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Writings

Street Murals

Irish News July 2000

Five years ago a local journalist said during a television discussion that;
“the paramilitaries have brought Art to the people on the streets of Belfast; the only living art that we have got in the city.”

He was referring to street murals, and of course he was as wrong as he was condescending. Wrong; because they are not Art, condescending; because the people are not stupid enough to think that they are Art. They have as much to do with Art as a supermarket’s, promotional handout has to do with literature.
Over the years Belfast’s street murals have captured the attention of television journalists, press photographers, sociologists and even tour organizers. The latent assumption is that these wall paintings encapsulate some important characteristic of Northern Ireland’s psyche. Their simple directness appeals to the advertising and sound-bite mentality which is why they keep coming back like an old malady in press and television reportage.
This illness made its first appearance in the early 1900’s when King Billy on a white charger erupted on to the gable wall scene in Belfast. The contagion spread to all Protestant working-class areas. These murals combined a kind of politics;- “No surrender, Remember 1690” with a kind of religion;- “God is Love, No Pope here”
Republican murals appeared much later in the last century. I believe I saw one of the earliest of these. The year was 1948. The 150th anniversary of the 1798 Rebellion .I was a child living on the New Lodge Road and someone painted a mural on a gable wall in Ludlow Street. It depicted a figure of a man surrounded by the legend;
“HENRY JOY MC CRACKEN OUR PROTESTANT HERO.”
I remember as a nine year old initially wondering if the street had become Protestant, and then thinking, that it wasn’t a very good drawing anyway: and here we come to the art of the matter.
In an earlier column I said that the term,“Art”, had lost its definition and is applied willy-nilly to practically every activity. The political murals illustrate that. Over the years a conglomerate of commentators have elevated these wall daubings to the status of a public art in which technical ignorance and unsophisticated vision are accounted virtues. Its time for people to get up off their artistic knees and see these murals for what they are; - an extension of graffiti. Like graffiti they depend on symbols, slogans and aggression for their impact and a minimum amount of skill for their execution. The street mural is the big brother of graffiti. One reinforces the other; when we give artistic credibility to one, we give it to the other. In recent weeks a wall on the Shankill Road was defaced with a “mural” which listed the massacres of innocent people. Incorporated underneath this list was the Northern Ireland Office slogan; “ Wouldn’t it be great if it was always like this”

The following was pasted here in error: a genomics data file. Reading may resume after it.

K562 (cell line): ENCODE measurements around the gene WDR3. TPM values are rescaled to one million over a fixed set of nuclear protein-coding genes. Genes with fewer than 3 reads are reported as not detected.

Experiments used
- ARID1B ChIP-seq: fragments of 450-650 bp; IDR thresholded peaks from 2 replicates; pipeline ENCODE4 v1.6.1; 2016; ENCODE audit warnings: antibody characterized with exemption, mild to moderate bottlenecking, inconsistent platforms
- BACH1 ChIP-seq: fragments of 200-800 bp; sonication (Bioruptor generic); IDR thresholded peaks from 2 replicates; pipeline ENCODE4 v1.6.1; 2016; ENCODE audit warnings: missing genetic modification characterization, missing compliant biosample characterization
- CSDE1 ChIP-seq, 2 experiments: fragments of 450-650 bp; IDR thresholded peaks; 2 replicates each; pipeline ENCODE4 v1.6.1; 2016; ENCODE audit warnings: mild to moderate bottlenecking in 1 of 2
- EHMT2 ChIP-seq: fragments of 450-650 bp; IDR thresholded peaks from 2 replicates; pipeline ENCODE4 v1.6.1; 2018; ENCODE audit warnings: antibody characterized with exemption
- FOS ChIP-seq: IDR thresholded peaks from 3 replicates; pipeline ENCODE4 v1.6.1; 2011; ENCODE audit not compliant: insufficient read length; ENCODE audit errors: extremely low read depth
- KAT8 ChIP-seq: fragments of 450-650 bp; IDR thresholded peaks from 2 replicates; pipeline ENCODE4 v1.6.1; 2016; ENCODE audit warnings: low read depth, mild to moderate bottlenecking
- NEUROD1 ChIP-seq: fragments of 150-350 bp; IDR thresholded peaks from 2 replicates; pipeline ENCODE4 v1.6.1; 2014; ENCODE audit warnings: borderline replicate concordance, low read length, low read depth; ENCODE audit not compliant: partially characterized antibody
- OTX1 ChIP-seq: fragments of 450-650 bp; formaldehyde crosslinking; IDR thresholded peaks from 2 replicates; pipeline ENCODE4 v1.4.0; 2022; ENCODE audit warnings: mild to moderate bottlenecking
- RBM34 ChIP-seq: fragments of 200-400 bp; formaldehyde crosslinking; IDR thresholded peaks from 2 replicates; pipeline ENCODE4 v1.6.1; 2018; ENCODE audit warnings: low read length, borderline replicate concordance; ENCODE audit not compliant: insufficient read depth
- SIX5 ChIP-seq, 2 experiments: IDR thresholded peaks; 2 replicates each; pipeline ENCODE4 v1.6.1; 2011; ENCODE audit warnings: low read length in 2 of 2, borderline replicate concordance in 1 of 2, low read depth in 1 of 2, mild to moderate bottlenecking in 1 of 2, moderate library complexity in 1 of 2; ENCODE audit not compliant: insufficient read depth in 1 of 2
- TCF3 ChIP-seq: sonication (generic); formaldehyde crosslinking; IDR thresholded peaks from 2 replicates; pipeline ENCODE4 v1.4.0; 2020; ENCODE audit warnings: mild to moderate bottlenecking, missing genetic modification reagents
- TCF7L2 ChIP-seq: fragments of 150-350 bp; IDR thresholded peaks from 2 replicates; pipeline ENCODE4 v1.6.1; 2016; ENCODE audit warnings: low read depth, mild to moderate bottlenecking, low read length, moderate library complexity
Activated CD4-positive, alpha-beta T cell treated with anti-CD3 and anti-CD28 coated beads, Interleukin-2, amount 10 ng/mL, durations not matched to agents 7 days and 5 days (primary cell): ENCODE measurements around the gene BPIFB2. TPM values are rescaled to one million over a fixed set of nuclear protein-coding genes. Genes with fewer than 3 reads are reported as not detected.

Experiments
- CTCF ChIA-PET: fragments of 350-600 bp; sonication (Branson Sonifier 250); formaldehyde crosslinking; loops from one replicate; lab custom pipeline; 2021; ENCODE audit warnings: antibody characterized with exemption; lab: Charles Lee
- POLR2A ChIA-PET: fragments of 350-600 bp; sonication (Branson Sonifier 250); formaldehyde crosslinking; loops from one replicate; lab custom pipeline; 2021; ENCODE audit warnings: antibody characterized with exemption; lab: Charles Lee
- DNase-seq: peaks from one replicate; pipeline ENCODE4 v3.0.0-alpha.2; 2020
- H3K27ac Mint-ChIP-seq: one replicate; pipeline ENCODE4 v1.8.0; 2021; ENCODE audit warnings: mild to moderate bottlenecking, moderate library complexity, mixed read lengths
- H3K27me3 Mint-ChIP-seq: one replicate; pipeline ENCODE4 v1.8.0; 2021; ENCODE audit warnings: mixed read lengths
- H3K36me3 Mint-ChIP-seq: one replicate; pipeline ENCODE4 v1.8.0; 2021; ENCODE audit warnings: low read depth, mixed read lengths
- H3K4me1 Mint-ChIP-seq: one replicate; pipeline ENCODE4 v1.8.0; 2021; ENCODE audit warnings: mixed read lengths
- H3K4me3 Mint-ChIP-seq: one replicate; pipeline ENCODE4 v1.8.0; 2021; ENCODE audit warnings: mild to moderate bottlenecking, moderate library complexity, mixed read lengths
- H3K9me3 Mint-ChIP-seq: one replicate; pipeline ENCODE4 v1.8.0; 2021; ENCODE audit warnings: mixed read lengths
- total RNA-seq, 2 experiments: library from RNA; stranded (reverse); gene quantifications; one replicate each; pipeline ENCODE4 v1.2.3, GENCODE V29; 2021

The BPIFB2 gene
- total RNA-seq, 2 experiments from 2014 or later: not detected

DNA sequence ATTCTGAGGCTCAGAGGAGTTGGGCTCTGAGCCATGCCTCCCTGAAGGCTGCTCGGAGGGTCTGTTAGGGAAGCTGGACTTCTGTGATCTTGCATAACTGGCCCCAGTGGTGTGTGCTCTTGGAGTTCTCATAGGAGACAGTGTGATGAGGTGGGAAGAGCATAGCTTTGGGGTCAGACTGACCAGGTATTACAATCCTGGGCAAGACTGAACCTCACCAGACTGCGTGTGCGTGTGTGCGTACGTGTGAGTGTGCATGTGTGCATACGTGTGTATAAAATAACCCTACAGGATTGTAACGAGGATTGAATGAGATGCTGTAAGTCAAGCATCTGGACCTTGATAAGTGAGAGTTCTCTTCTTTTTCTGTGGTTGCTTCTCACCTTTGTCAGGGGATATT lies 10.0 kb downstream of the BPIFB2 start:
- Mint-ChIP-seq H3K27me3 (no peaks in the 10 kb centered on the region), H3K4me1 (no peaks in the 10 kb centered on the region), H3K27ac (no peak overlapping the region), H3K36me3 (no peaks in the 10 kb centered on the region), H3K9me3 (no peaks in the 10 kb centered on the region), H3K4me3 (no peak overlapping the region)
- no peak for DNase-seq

This combination of primitive art and primitive politics achieved its aim;- It made the papers. It might even have made somebody’s dissertation on “Wall Murals”. Somewhere these thugs with paint will be called “ Artists”.
It would be foolish to say that street murals are all uniformly bad. There are degrees of mediocrity. Some are better than others. Invariably the republican murals have more artistic characteristics than those of the loyalist. They are a form of social realism commenting on a wide range of issues, social and political. They are in fact political hoardings which is why they and graffiti go hand in hand. There is a tendency for wall painting, graffiti, and kerb painting to coalesce and create the kind of environment none of us wants. These murals have a built-in obsolescence because the texture of brickwork does not lend itself to paint; they begin to degenerate almost as soon as they are painted. A combination of time, weathering, additional daubing and even the occasional paint attack by daring foes speeds up the process. In no time a shabby, decaying image becomes the focal point of the street.
Give me an old, well pointed, brick wall any day.
I would like to make a suggestion to those who paint, organize or sponsor street murals. Why not transfer them to advertising hoardings. I am sure the Arts Council and City Council would help. The “ artists” would make the designs to be reproduced in poster form on the bill boards. They could be marketed throughout the country and abroad. New skills would be developed and the house gables would be left untouched.
In the meantime, hands up anyone who wants a mural on their gable wall?
What no takers?



Joseph Mc Williams July 2000©